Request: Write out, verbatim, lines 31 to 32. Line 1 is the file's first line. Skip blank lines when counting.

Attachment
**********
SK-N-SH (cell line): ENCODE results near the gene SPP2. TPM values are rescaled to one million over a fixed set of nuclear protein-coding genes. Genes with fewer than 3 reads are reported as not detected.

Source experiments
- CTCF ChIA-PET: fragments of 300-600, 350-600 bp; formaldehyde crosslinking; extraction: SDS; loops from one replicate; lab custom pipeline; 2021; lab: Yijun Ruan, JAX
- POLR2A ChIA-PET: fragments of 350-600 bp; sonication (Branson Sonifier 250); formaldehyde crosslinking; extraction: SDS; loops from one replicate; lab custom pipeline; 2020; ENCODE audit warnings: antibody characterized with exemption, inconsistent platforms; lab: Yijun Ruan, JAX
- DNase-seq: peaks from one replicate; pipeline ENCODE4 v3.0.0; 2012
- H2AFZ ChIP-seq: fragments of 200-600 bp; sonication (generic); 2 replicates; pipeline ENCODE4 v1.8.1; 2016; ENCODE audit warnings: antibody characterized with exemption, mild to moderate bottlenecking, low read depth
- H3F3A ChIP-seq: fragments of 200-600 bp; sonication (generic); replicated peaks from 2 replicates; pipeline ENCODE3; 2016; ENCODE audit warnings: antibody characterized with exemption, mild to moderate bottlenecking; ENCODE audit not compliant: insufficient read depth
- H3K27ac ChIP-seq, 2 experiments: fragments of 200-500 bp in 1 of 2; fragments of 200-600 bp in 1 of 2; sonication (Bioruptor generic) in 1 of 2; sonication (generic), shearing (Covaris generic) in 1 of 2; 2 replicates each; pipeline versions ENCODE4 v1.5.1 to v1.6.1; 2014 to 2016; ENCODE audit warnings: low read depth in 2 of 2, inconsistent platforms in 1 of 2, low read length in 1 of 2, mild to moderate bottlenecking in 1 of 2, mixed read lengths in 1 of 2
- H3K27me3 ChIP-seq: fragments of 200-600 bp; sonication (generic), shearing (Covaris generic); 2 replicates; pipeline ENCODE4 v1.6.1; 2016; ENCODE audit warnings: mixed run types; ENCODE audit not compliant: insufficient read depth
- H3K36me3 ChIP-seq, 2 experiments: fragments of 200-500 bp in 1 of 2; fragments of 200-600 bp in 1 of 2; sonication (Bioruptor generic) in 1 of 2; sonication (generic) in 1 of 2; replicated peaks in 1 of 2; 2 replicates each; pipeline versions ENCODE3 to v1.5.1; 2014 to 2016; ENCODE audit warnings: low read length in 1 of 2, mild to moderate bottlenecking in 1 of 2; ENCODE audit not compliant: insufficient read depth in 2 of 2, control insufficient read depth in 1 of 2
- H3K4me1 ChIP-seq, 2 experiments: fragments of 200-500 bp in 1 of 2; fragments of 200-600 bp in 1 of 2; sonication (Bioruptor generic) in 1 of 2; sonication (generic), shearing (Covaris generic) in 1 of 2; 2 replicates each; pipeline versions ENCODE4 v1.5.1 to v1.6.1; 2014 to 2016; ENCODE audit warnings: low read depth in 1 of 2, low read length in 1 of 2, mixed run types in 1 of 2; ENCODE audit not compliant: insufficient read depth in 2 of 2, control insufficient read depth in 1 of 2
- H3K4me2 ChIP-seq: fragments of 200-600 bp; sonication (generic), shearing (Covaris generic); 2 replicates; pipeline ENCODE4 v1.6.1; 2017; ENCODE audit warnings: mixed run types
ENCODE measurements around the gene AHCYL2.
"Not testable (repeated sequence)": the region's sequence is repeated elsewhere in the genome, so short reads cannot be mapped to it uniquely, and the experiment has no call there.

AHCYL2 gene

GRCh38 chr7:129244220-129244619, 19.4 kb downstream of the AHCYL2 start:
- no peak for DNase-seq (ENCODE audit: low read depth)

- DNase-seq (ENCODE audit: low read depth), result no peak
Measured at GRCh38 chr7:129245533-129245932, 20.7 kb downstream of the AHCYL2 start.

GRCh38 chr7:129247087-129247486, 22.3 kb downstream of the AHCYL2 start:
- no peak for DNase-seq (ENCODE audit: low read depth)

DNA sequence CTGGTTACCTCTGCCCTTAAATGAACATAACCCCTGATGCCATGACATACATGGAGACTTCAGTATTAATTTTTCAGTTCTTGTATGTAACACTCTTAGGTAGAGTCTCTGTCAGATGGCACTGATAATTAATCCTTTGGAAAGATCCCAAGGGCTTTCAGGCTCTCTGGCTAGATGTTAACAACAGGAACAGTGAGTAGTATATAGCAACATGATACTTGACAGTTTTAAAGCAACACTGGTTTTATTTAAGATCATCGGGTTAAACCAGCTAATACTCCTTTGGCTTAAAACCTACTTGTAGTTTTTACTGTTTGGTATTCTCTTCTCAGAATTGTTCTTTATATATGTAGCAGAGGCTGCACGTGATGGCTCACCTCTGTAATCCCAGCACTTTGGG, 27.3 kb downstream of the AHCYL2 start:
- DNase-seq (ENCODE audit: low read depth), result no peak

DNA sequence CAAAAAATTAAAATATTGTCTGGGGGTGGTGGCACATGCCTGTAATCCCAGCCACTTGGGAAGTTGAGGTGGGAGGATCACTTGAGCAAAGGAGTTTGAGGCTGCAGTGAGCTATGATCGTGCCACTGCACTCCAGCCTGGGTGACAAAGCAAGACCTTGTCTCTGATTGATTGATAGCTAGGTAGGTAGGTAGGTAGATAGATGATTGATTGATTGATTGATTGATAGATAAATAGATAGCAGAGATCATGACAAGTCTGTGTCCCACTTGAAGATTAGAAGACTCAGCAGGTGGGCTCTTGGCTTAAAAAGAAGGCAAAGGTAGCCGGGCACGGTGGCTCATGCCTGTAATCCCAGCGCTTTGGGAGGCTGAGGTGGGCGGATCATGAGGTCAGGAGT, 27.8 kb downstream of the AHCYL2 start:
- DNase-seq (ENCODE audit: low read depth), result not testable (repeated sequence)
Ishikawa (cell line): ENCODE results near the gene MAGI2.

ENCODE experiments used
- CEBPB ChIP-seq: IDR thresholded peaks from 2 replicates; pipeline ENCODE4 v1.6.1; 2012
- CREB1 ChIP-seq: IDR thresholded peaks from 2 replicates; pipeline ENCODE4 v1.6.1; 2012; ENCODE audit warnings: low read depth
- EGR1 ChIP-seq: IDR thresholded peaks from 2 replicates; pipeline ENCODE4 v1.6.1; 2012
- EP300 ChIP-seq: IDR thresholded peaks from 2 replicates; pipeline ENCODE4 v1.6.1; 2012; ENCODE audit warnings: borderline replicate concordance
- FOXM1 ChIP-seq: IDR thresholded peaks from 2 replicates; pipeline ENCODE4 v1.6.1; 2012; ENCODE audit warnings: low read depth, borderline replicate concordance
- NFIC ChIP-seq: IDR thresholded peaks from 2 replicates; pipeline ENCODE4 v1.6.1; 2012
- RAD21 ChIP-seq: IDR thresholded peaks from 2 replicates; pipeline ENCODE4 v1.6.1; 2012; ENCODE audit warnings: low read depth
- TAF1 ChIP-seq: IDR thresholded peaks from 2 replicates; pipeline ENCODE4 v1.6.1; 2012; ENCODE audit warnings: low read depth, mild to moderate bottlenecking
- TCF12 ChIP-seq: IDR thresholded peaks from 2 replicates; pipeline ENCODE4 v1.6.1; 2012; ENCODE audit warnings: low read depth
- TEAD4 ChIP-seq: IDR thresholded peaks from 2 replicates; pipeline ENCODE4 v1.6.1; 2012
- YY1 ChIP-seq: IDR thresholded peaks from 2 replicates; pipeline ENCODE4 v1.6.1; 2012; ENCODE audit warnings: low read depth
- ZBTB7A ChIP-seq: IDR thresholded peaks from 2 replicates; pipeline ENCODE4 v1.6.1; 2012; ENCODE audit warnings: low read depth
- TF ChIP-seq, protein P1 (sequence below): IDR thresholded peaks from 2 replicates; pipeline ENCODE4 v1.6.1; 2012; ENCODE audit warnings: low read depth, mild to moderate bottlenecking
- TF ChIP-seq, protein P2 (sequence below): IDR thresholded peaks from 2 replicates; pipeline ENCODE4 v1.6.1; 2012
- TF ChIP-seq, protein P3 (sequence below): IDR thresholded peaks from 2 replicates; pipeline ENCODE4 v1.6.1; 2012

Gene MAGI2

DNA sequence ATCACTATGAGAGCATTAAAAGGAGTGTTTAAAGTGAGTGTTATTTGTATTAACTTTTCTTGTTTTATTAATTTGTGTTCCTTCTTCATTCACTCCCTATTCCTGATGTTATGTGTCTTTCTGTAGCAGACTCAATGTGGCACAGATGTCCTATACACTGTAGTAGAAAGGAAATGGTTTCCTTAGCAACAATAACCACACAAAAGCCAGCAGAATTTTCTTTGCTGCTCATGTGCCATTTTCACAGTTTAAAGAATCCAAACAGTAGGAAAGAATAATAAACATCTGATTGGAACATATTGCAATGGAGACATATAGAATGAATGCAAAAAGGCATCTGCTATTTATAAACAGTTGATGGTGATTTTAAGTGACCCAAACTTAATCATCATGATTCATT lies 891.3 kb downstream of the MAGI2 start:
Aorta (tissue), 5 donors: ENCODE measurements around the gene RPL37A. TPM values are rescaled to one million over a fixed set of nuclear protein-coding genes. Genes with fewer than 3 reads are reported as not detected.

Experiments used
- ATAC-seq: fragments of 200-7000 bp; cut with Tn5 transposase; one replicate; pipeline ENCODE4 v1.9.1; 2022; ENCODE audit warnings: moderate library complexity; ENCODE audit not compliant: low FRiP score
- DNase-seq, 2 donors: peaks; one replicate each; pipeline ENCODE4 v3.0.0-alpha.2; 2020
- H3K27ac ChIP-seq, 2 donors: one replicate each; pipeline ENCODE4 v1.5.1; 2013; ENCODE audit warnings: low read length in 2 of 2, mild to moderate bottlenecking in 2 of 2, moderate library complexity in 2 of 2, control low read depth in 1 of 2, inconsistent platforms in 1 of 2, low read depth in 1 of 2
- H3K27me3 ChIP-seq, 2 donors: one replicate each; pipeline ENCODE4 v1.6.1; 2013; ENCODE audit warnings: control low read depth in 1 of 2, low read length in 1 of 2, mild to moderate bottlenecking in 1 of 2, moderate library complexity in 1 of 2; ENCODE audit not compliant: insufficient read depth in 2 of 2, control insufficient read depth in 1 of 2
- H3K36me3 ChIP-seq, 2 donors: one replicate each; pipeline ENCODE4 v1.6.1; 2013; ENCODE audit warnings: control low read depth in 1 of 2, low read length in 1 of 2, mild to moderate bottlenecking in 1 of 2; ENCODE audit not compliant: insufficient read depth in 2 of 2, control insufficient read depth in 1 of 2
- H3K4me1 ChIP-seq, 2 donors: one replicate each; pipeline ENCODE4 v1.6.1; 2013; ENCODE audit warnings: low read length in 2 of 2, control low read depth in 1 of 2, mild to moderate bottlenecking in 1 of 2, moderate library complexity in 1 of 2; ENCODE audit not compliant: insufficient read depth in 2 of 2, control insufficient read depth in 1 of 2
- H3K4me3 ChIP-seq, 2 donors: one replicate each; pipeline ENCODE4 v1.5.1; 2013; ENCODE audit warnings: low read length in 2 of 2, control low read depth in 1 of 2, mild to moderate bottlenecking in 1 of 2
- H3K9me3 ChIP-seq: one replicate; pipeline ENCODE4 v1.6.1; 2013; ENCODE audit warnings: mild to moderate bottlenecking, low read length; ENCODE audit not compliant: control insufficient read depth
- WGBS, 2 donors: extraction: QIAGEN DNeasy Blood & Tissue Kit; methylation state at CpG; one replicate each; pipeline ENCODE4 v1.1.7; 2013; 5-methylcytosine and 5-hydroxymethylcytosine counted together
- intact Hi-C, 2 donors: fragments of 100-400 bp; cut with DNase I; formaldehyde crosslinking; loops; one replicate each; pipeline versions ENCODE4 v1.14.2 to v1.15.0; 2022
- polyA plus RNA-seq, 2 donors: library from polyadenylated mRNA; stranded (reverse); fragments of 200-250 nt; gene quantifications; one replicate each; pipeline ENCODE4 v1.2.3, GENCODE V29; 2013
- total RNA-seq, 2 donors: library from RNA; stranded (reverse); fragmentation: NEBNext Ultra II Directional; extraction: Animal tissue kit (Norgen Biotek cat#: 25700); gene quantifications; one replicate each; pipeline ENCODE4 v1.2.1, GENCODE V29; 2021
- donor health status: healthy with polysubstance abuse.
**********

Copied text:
- EP300 ChIP-seq: IDR thresholded peaks from 2 replicates; pipeline ENCODE4 v1.6.1; 2012; ENCODE audit warnings: borderline replicate concordance
- FOXM1 ChIP-seq: IDR thresholded peaks from 2 replicates; pipeline ENCODE4 v1.6.1; 2012; ENCODE audit warnings: low read depth, borderline replicate concordance